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It was supposed to be the night of their lives.

A few thousand young ticketholders came through the gates at Darien Lake’s amphitheater Friday night hoping for a night to remember – the night their precious dreams would come true. Because after a three-year gap in their proven pop machine routine, the Jonas Brothers could still make magic happen.

They could still make and break hearts; they could still imbue anxious, hormonal urges with wholesome, pure reactions; they could still even sell a few records and a few tickets, even though, in their particular industry, time was not on their side. It goes without saying that three years in the pop bubble is an eternity. That the Jonases could rekindle that magic for them and theirs is a special kind of feat, a special kind of Friday night.

But as the city’s outdoor-concertgoers stand witness to, weather happens when it does. That massive rainstorm – with its epic lightning show itself worth a ticket – dumped onto Darien unforgivably just before The Jonai were scheduled to begin.

The rain eventually shut down on-stage operations after the third opening slot, a second DJ set from Mike Tompkins, whose live karaoke and split-screen video performance was an exciting lead-up. Before that, an energetic set from Karmin, who, like Tompkins, were plucked out of YouTube and entered the iTunes charts with enough gusto and skill to justify the beginning of a career.

The two – Amy Heidemann and Nick Noonan – were playful together, throwing each other cues and flirting with each other and their fans. The couple, who are reportedly engaged, met at the Berklee College of Music, where Noonan’s jazz would suggest Karmin’s well-played trombone, and Heidemann’s punk panache would give way to a humble, obvious Gwen Stefani nod. Like Tompkins, they rose to acclaim with song covers, but they are doing their own thing now – and it’s good. Their set was fun, punchy, youthful and smart – a perfect opening act.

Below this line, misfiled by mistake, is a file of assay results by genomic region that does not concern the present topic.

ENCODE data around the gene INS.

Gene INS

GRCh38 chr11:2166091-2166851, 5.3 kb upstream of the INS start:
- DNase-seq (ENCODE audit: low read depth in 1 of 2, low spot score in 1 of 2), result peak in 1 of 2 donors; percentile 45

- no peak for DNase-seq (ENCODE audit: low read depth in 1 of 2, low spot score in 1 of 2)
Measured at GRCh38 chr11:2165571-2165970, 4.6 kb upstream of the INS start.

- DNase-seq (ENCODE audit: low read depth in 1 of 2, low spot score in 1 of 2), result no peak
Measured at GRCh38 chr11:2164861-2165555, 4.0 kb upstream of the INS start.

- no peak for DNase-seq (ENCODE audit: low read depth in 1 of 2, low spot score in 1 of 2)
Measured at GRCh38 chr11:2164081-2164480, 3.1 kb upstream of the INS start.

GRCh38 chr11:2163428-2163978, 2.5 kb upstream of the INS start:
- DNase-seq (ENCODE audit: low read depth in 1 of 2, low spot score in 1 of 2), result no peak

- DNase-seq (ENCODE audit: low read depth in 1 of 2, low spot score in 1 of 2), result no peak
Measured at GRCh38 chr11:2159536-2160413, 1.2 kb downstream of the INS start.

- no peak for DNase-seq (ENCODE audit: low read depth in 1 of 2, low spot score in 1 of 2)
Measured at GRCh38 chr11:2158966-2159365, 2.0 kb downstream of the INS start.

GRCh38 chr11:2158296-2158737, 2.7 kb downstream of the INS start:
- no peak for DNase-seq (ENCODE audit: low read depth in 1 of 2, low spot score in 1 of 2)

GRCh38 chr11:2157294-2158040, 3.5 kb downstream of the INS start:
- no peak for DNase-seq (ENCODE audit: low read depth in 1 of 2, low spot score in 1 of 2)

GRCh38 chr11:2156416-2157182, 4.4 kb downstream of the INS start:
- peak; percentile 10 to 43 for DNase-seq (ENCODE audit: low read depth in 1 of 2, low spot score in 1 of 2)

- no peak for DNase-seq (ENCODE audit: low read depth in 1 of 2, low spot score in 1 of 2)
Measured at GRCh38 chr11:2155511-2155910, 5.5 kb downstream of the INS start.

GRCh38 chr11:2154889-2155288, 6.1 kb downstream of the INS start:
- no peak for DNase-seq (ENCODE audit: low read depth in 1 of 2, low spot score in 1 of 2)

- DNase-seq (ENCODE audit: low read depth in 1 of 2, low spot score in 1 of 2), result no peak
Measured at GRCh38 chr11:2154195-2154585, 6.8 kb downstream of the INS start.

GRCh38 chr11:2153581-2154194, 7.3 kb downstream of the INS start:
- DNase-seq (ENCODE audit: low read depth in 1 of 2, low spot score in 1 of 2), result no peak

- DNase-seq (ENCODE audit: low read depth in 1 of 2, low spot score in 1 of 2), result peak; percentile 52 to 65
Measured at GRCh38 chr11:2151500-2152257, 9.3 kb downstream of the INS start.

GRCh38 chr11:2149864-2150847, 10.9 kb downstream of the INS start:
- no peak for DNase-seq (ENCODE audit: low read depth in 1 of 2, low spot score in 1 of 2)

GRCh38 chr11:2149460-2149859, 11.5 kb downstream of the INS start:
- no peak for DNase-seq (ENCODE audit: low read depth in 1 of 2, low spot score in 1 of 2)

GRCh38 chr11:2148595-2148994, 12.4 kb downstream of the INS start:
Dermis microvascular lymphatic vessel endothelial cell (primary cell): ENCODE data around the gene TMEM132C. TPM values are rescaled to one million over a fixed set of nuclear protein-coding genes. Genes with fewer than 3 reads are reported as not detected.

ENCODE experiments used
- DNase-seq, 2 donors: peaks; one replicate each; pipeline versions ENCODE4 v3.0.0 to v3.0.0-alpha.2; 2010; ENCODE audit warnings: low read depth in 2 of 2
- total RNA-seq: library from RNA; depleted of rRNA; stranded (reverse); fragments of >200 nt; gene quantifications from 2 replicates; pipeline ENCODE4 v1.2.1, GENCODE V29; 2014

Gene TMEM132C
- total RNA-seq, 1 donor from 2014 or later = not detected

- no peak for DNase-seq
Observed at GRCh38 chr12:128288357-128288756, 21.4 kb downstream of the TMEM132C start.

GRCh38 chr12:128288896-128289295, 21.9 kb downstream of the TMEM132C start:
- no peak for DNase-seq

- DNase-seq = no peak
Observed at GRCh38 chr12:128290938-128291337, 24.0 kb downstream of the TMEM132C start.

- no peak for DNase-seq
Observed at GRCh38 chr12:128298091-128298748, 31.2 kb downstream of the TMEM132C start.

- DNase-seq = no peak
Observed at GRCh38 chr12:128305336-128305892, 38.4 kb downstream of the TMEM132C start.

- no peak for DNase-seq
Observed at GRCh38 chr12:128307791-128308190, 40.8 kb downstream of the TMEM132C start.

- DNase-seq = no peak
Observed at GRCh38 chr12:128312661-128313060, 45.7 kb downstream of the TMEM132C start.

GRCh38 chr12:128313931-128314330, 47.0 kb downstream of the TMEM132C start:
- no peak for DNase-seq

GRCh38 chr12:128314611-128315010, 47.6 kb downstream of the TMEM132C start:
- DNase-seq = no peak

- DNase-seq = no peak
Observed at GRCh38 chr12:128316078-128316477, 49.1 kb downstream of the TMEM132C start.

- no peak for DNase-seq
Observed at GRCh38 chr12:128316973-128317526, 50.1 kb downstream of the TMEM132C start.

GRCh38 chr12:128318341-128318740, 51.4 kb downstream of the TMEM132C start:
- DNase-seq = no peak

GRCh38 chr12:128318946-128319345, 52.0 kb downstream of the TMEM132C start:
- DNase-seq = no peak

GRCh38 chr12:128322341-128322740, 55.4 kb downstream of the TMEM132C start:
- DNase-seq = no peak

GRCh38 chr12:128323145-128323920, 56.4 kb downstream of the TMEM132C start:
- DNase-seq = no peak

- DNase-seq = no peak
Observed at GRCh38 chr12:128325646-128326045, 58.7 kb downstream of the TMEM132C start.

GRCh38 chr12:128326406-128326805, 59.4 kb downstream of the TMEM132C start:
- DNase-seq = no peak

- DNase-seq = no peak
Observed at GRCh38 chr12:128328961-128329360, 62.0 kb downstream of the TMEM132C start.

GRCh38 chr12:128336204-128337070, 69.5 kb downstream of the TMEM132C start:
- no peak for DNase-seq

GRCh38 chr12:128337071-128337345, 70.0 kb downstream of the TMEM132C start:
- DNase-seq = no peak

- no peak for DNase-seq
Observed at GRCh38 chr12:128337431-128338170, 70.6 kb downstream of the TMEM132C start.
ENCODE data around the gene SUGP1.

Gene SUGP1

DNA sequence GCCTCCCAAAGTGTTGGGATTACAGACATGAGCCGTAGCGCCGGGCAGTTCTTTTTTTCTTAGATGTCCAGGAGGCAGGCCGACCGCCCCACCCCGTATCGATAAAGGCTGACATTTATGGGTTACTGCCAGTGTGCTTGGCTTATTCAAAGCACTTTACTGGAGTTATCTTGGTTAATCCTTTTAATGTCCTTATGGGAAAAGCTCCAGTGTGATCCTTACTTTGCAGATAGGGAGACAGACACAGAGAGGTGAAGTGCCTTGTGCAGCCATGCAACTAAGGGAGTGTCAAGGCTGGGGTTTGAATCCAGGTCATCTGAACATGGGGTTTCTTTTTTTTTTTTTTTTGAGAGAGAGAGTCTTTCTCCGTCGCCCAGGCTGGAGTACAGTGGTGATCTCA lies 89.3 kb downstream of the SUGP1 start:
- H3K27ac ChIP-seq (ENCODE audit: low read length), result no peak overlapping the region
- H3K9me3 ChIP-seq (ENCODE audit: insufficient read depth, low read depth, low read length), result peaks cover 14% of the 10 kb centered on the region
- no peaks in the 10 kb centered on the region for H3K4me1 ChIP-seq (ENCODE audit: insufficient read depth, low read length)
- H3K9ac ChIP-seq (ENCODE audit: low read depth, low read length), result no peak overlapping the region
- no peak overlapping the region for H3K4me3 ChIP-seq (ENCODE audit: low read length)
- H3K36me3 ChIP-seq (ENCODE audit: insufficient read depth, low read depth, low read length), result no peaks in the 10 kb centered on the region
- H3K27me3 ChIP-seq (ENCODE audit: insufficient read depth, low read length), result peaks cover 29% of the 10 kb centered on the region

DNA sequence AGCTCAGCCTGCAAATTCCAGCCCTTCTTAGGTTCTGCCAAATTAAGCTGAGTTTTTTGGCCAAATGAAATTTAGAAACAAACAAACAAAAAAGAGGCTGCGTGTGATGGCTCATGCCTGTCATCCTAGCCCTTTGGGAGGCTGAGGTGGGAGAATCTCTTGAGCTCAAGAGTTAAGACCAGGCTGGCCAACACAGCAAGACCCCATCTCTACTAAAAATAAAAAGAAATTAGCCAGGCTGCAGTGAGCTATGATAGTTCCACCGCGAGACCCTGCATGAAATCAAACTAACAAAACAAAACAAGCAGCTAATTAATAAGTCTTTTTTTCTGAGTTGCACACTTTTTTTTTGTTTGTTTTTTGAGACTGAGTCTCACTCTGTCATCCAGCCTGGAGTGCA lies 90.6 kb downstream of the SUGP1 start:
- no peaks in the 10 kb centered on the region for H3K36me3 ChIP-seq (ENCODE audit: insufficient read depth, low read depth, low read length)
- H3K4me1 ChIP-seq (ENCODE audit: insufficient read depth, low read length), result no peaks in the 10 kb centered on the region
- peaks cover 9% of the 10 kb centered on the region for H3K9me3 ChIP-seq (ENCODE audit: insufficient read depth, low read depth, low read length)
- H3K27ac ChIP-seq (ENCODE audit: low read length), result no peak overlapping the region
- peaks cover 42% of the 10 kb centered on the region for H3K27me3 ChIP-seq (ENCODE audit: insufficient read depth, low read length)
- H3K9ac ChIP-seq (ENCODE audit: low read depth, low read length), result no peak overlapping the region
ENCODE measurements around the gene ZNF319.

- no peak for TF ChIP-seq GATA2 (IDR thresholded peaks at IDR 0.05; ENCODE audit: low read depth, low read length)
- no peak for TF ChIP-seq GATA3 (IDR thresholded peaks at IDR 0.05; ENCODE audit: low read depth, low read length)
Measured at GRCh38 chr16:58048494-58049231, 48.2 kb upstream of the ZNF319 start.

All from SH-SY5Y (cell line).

It would end up being the highlight of this truncated night. The rain, buckets worth, had already been coming down by the end of Tompkin’s last set, rushing down the canopy’s gutters and streaming down the pitched concrete floor from the empty lawn’s runoff. It felt like the deck of a boat lost at sea, with passengers quietly concerned, secretly frantic. The collective teen angst was now a collective meteorological standby. Facebook and Twitter stood in for the National Weather Service.

The announcement of a 30-minute rain delay should have been the red flag to pack it in. The venue’s representative told patrons they could wait it out under the canopy or return to their cars until further notice. (You’re not sent to your car unless you’re meant to leave in it, though.) Venue officials reacted promptly and properly. There was no hysteria from the seats, either. Overhead music played on, fans sat and wondered, and everything was in order.

And then, the song circles started. Pockets of JoBro songs were being summoned, sung in untamed, untuned unison. There was no chaos, no insanity, no cataclysmic, gurney-ready, exhaustion-fueled insanity, as had been exhibited Monday night at the Justin Bieber concert, which went on without such a technical hitch, but also without any reasonable restraint.

The difference between these fans, even with their en masse overlap, was night and day. This was more of a sit-in, a peaceful protest to the situation. Their mothers have taught them well, but also, at least to this uninitiated JoBro listener, gave suspicion that their wholesome influence had something to do with these manners, too. Had their show gone on, it would have been wild and crazy, loud for sure, but not a storm, just, maybe, a sun-shower.

The last official word from the stage was that for safety reasons, the show could not go on as scheduled, but would be postponed until future notice. A disappointed, obligatory boo from the crowd, a shrug of the shoulders, and a stampede into that nasty rain followed. And just like that, what was meant to be the perfect night got split into two.